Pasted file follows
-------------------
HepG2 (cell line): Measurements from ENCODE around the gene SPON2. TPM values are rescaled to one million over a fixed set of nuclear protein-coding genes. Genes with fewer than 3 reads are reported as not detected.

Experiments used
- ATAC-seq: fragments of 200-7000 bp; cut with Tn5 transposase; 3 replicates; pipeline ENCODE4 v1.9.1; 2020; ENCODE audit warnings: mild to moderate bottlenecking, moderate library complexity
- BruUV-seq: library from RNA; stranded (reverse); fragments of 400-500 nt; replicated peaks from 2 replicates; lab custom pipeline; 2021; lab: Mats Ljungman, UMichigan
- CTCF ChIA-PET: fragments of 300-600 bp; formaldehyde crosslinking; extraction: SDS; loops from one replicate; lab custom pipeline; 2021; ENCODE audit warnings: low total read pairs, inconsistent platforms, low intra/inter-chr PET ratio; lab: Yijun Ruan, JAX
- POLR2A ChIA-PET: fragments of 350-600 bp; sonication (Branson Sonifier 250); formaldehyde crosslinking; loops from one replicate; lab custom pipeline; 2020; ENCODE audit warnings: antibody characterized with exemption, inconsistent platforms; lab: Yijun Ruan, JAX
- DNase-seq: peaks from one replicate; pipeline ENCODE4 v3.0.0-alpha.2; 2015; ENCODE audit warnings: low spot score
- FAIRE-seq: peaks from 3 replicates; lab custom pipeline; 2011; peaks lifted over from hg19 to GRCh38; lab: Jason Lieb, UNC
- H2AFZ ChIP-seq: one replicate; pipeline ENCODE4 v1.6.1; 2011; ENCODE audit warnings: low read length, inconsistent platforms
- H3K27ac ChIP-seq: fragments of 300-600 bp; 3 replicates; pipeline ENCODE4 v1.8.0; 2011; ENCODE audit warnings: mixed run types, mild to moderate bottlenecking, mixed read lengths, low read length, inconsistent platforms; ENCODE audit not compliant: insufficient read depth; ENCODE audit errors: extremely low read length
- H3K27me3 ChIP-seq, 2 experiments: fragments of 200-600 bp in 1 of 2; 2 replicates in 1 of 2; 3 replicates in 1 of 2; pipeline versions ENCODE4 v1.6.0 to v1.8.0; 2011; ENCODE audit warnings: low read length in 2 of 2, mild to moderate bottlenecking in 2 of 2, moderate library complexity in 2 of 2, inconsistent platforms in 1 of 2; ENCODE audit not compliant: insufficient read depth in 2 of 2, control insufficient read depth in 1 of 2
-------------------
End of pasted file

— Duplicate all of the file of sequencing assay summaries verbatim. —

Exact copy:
HepG2 (cell line): Measurements from ENCODE around the gene SPON2. TPM values are rescaled to one million over a fixed set of nuclear protein-coding genes. Genes with fewer than 3 reads are reported as not detected.

Experiments used
- ATAC-seq: fragments of 200-7000 bp; cut with Tn5 transposase; 3 replicates; pipeline ENCODE4 v1.9.1; 2020; ENCODE audit warnings: mild to moderate bottlenecking, moderate library complexity
- BruUV-seq: library from RNA; stranded (reverse); fragments of 400-500 nt; replicated peaks from 2 replicates; lab custom pipeline; 2021; lab: Mats Ljungman, UMichigan
- CTCF ChIA-PET: fragments of 300-600 bp; formaldehyde crosslinking; extraction: SDS; loops from one replicate; lab custom pipeline; 2021; ENCODE audit warnings: low total read pairs, inconsistent platforms, low intra/inter-chr PET ratio; lab: Yijun Ruan, JAX
- POLR2A ChIA-PET: fragments of 350-600 bp; sonication (Branson Sonifier 250); formaldehyde crosslinking; loops from one replicate; lab custom pipeline; 2020; ENCODE audit warnings: antibody characterized with exemption, inconsistent platforms; lab: Yijun Ruan, JAX
- DNase-seq: peaks from one replicate; pipeline ENCODE4 v3.0.0-alpha.2; 2015; ENCODE audit warnings: low spot score
- FAIRE-seq: peaks from 3 replicates; lab custom pipeline; 2011; peaks lifted over from hg19 to GRCh38; lab: Jason Lieb, UNC
- H2AFZ ChIP-seq: one replicate; pipeline ENCODE4 v1.6.1; 2011; ENCODE audit warnings: low read length, inconsistent platforms
- H3K27ac ChIP-seq: fragments of 300-600 bp; 3 replicates; pipeline ENCODE4 v1.8.0; 2011; ENCODE audit warnings: mixed run types, mild to moderate bottlenecking, mixed read lengths, low read length, inconsistent platforms; ENCODE audit not compliant: insufficient read depth; ENCODE audit errors: extremely low read length
- H3K27me3 ChIP-seq, 2 experiments: fragments of 200-600 bp in 1 of 2; 2 replicates in 1 of 2; 3 replicates in 1 of 2; pipeline versions ENCODE4 v1.6.0 to v1.8.0; 2011; ENCODE audit warnings: low read length in 2 of 2, mild to moderate bottlenecking in 2 of 2, moderate library complexity in 2 of 2, inconsistent platforms in 1 of 2; ENCODE audit not compliant: insufficient read depth in 2 of 2, control insufficient read depth in 1 of 2